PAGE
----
Sources
Tim Chaffey and Jason Lisle, Old-Earth Creationism on Trial, quoted in Jeff Zweerink, “Old-Earth Creationism on Trial,” on line article, April 15, 2009, http://www.reasons.org/articles/old-earth-creationism-on-trial. Last accessed, Oct. 15, 2013.

John A. Holtzmann. “Young- and Old-Earth Creationists: Can We even Talk Together?” On line article, Jan 11, 2006. http://www.sonlight.com/young-or-old-earth.html#1top. Last accessed Oct 19, 2013.

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6 comments on “Old Earth Creationists: Do They Belong at the Table of Fellowship With Evangelicals?

  1. Steve Hale says:

    How can there be an open discussion when the old earth side disregards any evidence that does not agree with their already settled view? You stated “…belief in a young earth is a dead concept in scientific community.”
    Sun Paradox Challenges Old Earth Theory by Tim Clarey, Ph.D. http://www.icr.org/article/7734/

  2. I totally agree. I think one of the mistakes young-earth creationists make in debate is to refuse to discuss old-earth as being anything other than a compromise with evolution. That is an in-house argument, only. It doesn’t win people over. There are people interested in the discussion. I posted about the movie “The Genesis Code” and readers consistently trickle in from Internet searches, trying to decide what to think of this particular old-earth theory. http://calvarytraining.org/2013/08/29/the-genesis-code/

  3. You ask: is it possible to interpret Scripture faithfully and come away with an old earth? I think so.

    The Bible is not always clear about what it is saying. A bible passage can produce a variety of interpretations. In the Second Epistle of Peter from the King James Version of the New Testament, verse 8 of chapter 3 reads: “But, beloved, be not ignorant of this one thing, that one day is with the Lord as a thousand years, and a thousand years as one day.” This is typically interpreted to say that one creation day is one thousand years. The first two chapters of the Book of Genesis suggest that we are still in the seventh creation day. This means the Earth must be between 6,000 and 7,000 years old.

    Verse 8 seems to repeat that one day is a thousand years within it. But, to say “one day is with the Lord as a thousand years,” “and” “a thousand years as one day,” could be interpreted as providing two pieces of information. The “and” in the verse may indicate that additional, not redundant, information follows. If so, then the days and years mentioned in the first clause may not be the same days and years referred to in the second clause.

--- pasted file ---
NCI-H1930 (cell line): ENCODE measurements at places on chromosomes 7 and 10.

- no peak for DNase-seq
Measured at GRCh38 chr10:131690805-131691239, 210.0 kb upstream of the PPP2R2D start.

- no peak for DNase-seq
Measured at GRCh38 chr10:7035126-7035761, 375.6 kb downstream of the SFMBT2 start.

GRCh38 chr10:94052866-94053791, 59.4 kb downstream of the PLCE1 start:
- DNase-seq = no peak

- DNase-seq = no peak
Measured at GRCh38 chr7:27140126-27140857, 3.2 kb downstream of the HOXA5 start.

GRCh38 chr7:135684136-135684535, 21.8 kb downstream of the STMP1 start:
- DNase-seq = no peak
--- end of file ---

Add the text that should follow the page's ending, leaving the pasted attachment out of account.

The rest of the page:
To explore this; first, we denote the days and years in the first clause as Days and Years (beginning with upper case letters). Next, we denote those in the second clause as days and years (beginning with lower case letters). Now, the verse says: 1 Day = 1,000 Years, and 1,000 years = 1 day.

    Let a “Day” be a creation day, a “year” be a year as we know it, and a “Year” be 365 “days.” Then, 1 Year becomes 365,000 of our years, and 1 Day, 365 million of our years. This would make the Bible’s six creation days (6 Days) 2.2 billion of our years. This is about half the 4.5 billion years geology says is the age of the Earth.

    We can go one step further with this line of thought. In verse 4 of Genesis, God divides the light from the darkness. Then, in verse 5, He calls the light, “Day,” and the darkness, “Night.” To distinguish between Day and Night suggests that they are two independent entities, not two parts of an entity, “Day.” If we assume that God divided them equally, then a Night is as long as a Day, or 365 million of our years. Since there is a Night after every Day; then, in addition to the six creation Days, six creation Nights have also elapsed. This means that we have to add another 2.2 billion years to the Bible’s Earth age, making it 4.4 billion years. This is essentially the same as the 4.5 billion-year geological age of the Earth.

    • That is clever, but I doubt Peter had this kind of math in mind when he wrote that verse. But if he meant that God reckons time in a completely different way than man does, then the earth can be 4.5 billion years old and God would think that to be a very short time.

      • I agree, I don’t think Peter was thinking about the age of the Earth or how to determine it when he wrote the verse. However, I think he was aware of the conversion factors he offered in the verse. To know that one of God’s days is the same as one thousand of our years does not involve any complex math. It is as basic a thought as knowing there are four quarts in a gallon. To get to the age of the Earth requires putting several pieces of information together. That was not Peter’s mission.

        Please understand that I am not offering this as the “absolute” Bible calculation of the age of the Earth. Just as an example to show that there are relatively simple ways (just arithmetic, no advanced math) to get to an age in the range of the geological value using information in the Bible. I am not doing it because I think geology is right or the Bible is wrong; but mainly to show that you can get the two to concur fairly easily.